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Is Poison Ivy Contagious?

There are a lot of individuals out there who believe poison ivy is contagious. If you have it, touch the poison ivy, and then touch one of us, we’ll end up with poison ivy as well. This is simply not the case, but we’ll provide more details in a moment.

Understanding the Oil

Each poison ivy plant, tree, root, vine, or shrub has urushiol oil in it. When the oil touches human skin, our pores accept the urushiol oil, even though it creates a rash on our body. If you have the oil on the palm of your hand and touch other parts of your body, the oil will spread to those locations. However, some areas will look worse than others. This is because the oil on your hand is transferred from one location to another, until there isn’t anymore present.

Unfortunately, urushiol thrives on other things as well. It’s possible for you to get it on a pair of gardening gloves, your clothes, tools, or anything else that comes in contact with it.

So, is poison ivy contagious?

Well, the rash itself is not contagious. It’s the urushiol oil that creates the problem. In order to reduce or eliminate the risk of attracting poison ivy, you have to take a few precautionary measures to see results. We want to make sure you are well aware of each opportunity, so you don’t end up with poison ivy.

1. Taking Cold Showers – If you came into contact with poison ivy, it’s important to take a shower immediately. It should also be a cold shower, because it closes the pores, which keeps the urushiol from entering the body through the skin. Keep in mind; this is not a 100% guarantee, because your skin could have absorbed some of the urushiol oil already. This approach is to keep from any further rashes or blisters from developing.

2. Wash All Clothes and Equipment – If you want to further reduce the risk of developing poison ivy be sure to wash all your clothes, tools, and equipment you had contact with while around the poison ivy. Urushiol oil can stay on any of them for a year or longer, so it’s important to remove any potential risks. After all, you don’t want to pick up the shoes you wore during the first encounter and end up with poison ivy before you even head outdoors.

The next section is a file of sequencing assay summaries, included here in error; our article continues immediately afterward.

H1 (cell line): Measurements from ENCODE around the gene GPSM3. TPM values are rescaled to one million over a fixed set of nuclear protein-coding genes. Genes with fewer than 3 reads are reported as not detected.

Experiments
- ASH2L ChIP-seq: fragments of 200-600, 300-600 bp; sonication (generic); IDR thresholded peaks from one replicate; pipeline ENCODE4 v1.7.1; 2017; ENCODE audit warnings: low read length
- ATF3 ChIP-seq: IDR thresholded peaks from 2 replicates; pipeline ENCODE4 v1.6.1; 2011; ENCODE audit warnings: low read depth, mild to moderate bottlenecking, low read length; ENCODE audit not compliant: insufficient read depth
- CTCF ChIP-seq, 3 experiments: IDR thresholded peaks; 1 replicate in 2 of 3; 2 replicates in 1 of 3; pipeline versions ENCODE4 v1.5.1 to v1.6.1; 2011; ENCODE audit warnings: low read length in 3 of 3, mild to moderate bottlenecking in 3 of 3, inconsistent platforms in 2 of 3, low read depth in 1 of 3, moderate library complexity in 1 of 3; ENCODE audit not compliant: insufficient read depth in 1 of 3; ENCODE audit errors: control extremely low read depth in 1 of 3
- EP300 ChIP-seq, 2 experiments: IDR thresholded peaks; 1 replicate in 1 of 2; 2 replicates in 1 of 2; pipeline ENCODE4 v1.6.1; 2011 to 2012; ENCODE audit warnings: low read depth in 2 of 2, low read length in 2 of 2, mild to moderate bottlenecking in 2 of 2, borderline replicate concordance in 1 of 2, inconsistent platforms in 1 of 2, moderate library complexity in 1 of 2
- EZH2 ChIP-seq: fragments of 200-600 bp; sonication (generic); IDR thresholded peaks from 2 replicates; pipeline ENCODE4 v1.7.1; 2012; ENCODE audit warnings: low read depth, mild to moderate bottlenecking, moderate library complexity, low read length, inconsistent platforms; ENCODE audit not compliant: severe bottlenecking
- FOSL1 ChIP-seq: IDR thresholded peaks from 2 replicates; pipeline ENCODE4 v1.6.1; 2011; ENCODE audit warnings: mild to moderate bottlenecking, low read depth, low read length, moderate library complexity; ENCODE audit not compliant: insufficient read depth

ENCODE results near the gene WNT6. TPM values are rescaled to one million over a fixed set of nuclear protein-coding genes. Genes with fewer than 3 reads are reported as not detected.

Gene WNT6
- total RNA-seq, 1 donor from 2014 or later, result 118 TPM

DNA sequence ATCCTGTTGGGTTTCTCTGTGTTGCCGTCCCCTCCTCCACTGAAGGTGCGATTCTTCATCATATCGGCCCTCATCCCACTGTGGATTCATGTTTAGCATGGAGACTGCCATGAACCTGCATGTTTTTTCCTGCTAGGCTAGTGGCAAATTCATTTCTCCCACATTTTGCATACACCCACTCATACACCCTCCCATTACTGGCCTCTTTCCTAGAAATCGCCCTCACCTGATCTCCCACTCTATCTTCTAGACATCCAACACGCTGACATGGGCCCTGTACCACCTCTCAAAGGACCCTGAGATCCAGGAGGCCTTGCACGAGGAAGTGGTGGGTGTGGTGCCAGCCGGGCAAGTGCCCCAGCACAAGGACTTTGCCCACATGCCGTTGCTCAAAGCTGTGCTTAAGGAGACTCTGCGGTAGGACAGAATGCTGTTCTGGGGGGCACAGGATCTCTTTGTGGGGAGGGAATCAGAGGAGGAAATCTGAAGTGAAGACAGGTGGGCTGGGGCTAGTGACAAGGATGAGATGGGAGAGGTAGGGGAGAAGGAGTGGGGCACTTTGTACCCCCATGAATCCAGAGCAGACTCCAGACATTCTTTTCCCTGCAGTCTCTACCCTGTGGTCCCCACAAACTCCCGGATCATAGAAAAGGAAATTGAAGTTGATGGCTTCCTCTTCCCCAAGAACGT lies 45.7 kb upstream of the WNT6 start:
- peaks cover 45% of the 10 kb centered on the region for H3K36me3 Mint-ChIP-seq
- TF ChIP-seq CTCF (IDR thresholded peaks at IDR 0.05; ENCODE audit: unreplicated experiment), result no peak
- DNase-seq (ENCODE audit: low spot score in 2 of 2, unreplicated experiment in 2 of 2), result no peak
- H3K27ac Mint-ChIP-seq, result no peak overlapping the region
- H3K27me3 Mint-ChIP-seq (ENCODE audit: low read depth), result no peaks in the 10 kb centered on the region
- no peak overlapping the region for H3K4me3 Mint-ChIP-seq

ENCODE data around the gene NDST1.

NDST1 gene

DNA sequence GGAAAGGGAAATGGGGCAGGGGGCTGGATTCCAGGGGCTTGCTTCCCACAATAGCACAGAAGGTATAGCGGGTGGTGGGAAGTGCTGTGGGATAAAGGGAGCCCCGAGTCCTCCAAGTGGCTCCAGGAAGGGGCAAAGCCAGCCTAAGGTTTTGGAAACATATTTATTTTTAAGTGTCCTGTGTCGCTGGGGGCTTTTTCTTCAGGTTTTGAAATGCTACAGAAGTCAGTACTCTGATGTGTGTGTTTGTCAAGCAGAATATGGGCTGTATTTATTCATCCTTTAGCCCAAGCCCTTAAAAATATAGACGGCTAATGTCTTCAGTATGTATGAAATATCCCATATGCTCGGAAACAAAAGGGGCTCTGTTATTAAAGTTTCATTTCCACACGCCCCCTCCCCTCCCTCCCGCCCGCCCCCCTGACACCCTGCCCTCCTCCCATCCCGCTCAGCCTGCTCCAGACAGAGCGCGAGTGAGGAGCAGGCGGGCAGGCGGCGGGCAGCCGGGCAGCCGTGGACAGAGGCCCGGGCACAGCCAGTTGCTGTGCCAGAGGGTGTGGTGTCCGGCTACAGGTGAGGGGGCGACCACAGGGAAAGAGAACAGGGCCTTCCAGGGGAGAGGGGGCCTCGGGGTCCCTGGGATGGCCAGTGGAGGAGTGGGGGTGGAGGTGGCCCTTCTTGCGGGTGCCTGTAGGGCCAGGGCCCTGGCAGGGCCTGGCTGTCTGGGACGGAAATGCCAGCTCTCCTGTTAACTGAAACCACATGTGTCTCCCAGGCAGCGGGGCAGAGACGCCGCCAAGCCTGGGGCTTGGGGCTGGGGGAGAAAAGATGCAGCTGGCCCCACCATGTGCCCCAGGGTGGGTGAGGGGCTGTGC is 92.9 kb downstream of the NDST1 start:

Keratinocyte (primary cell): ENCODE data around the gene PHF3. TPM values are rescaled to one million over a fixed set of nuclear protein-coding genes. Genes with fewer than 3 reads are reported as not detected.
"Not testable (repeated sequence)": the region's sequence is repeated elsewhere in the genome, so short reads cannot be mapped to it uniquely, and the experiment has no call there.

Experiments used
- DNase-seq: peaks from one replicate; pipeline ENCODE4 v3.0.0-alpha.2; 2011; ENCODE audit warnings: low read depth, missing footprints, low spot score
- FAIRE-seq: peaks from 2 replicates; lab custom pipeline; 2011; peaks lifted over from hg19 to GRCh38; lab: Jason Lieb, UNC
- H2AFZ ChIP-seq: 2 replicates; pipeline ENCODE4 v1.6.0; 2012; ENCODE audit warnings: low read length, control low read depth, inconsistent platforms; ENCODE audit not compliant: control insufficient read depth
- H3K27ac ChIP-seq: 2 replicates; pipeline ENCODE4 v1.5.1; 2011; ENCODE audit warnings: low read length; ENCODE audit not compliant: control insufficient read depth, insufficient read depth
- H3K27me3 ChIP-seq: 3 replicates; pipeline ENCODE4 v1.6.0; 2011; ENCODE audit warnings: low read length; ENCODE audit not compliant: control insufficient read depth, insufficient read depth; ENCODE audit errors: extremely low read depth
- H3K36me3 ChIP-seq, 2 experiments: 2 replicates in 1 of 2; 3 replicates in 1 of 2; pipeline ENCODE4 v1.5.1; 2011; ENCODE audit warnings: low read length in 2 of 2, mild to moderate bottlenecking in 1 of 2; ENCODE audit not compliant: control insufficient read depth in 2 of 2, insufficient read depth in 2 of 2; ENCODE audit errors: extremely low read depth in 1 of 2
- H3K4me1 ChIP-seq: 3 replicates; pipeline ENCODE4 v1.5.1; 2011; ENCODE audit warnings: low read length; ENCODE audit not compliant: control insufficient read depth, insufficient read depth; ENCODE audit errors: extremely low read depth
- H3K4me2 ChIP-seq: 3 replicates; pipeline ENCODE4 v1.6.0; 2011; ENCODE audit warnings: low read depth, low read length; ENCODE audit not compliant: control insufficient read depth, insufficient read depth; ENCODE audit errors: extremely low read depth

3. Don’t Ever Burn the Leaves – One of the worst things you could do is burn the poison ivy leaves, roots, plants, or shrubs. The urushiol oil can be burned and become airborne. If you inhale the oil, it’s possible to end up with internal poison ivy. This is by far the worst experience you can have, outside of getting it in your eyes or something similar. If you don’t burn the leaves, you can remove this horrible experience from the equation.

These are the three main areas of concern. Also, if you have pets that could end up being around poison ivy, give them a bath. The urushiol oil can stay on their coats if there is direct contact. Since pets do not get poison ivy, it would be hard to tell before you developed a rash of your own. This could occur by simply petting your cat or dog and transferring the oil from their coat to you.

The Rash

When you start to develop a rash, it will be irritating. The itch seems like it will never go away, and you might feel like scratching another area of your body is only going to make matters worse. The truth is; your rash or blisters don’t have urushiol oil that is produced. The blisters are mostly filled with water, so if one pops, you won’t be spreading the poison ivy. Yes, there are still people that swear this is the case, but it’s really because there is urushiol oil somewhere else. It could be on your clothes, tools, or anywhere else, which is creating additional rashes.

The Severity

If you end up with a severe case of poison ivy or this is your first encounter, go ahead and schedule an appointment with your doctor. There is a good chance they will give you the necessary meds to control the poison ivy and eventually get rid of it. Sometimes this can involve prednisone, which is a steroid used to fight against allergic reactions as well as Leukaemia.

Those who are extremely sensitive to poison ivy might want to consider allergy shots. Even though you might only need them a certain amount of time throughout the year, its well worth trying if you’ve recently had a poison ivy encounter. Doctors will also give you a few options in regards to soothing the itchiness. This could be anything from using cold compressions to applying calamine lotion.

Knowledge is Power

The information here today is to provide you with a better sense of how poison ivy works. The leaves from a poison ivy plant will not cause you to get a rash. It’s the urushiol oil inside the leaves or roots that create the problem. If you notice poison ivy in your backyard, it’s a good idea to remove it before anyone else ends up itching. Just remember to take the necessary steps before pulling them out of the ground. The root areas have a higher potency of urushiol oil as opposed to the leaves.

So, the next time you’re in contact with poison ivy plants, remember that it is not contagious. Just go inside, take a shower, and wash everything you wore while in contact with the poison ivy. Even though it might seem like a chore, it’s a far cry from what you would be dealing with if you develop poison ivy.

Unfortunately, poison ivy can be extremely unbearable at times. If you find yourself in a situation like this one, set up an appointment to visit your family physician. They will always be able to answer your questions and ease the itchiness. Plus, some people go to the doctor believing they have poison ivy when it’s actually something else. Your first visit will help you figure out what type of treatments will work best for you.